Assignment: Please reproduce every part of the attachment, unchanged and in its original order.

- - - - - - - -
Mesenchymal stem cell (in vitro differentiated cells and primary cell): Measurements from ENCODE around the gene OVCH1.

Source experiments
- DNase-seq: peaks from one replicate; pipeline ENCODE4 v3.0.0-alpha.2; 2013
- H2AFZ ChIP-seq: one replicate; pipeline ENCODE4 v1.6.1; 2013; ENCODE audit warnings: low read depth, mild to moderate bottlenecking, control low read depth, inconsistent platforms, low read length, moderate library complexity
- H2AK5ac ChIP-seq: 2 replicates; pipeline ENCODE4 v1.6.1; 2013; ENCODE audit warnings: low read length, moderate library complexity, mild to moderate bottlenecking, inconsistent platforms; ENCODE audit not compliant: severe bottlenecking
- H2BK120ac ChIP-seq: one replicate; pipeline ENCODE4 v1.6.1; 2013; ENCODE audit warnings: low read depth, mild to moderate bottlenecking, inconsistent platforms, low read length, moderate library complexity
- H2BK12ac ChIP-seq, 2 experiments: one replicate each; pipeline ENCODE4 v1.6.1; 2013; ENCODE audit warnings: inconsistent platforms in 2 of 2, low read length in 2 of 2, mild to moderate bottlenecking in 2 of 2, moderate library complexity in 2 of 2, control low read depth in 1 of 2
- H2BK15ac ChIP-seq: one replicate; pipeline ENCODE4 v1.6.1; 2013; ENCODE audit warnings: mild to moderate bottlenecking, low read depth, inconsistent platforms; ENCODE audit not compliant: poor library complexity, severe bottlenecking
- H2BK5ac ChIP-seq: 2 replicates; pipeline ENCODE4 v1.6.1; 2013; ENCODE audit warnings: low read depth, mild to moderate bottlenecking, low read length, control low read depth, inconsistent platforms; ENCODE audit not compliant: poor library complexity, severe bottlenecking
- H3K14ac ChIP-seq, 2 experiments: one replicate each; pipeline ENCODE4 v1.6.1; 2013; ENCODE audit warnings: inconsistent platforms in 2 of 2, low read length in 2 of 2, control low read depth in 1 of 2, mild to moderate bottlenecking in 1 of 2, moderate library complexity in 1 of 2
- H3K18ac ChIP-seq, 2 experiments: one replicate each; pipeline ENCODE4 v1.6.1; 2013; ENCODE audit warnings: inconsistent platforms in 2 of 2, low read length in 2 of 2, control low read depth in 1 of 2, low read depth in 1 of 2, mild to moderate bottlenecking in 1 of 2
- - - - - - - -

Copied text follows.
Mesenchymal stem cell (in vitro differentiated cells and primary cell): Measurements from ENCODE around the gene OVCH1.

Source experiments
- DNase-seq: peaks from one replicate; pipeline ENCODE4 v3.0.0-alpha.2; 2013
- H2AFZ ChIP-seq: one replicate; pipeline ENCODE4 v1.6.1; 2013; ENCODE audit warnings: low read depth, mild to moderate bottlenecking, control low read depth, inconsistent platforms, low read length, moderate library complexity
- H2AK5ac ChIP-seq: 2 replicates; pipeline ENCODE4 v1.6.1; 2013; ENCODE audit warnings: low read length, moderate library complexity, mild to moderate bottlenecking, inconsistent platforms; ENCODE audit not compliant: severe bottlenecking
- H2BK120ac ChIP-seq: one replicate; pipeline ENCODE4 v1.6.1; 2013; ENCODE audit warnings: low read depth, mild to moderate bottlenecking, inconsistent platforms, low read length, moderate library complexity
- H2BK12ac ChIP-seq, 2 experiments: one replicate each; pipeline ENCODE4 v1.6.1; 2013; ENCODE audit warnings: inconsistent platforms in 2 of 2, low read length in 2 of 2, mild to moderate bottlenecking in 2 of 2, moderate library complexity in 2 of 2, control low read depth in 1 of 2
- H2BK15ac ChIP-seq: one replicate; pipeline ENCODE4 v1.6.1; 2013; ENCODE audit warnings: mild to moderate bottlenecking, low read depth, inconsistent platforms; ENCODE audit not compliant: poor library complexity, severe bottlenecking
- H2BK5ac ChIP-seq: 2 replicates; pipeline ENCODE4 v1.6.1; 2013; ENCODE audit warnings: low read depth, mild to moderate bottlenecking, low read length, control low read depth, inconsistent platforms; ENCODE audit not compliant: poor library complexity, severe bottlenecking
- H3K14ac ChIP-seq, 2 experiments: one replicate each; pipeline ENCODE4 v1.6.1; 2013; ENCODE audit warnings: inconsistent platforms in 2 of 2, low read length in 2 of 2, control low read depth in 1 of 2, mild to moderate bottlenecking in 1 of 2, moderate library complexity in 1 of 2
- H3K18ac ChIP-seq, 2 experiments: one replicate each; pipeline ENCODE4 v1.6.1; 2013; ENCODE audit warnings: inconsistent platforms in 2 of 2, low read length in 2 of 2, control low read depth in 1 of 2, low read depth in 1 of 2, mild to moderate bottlenecking in 1 of 2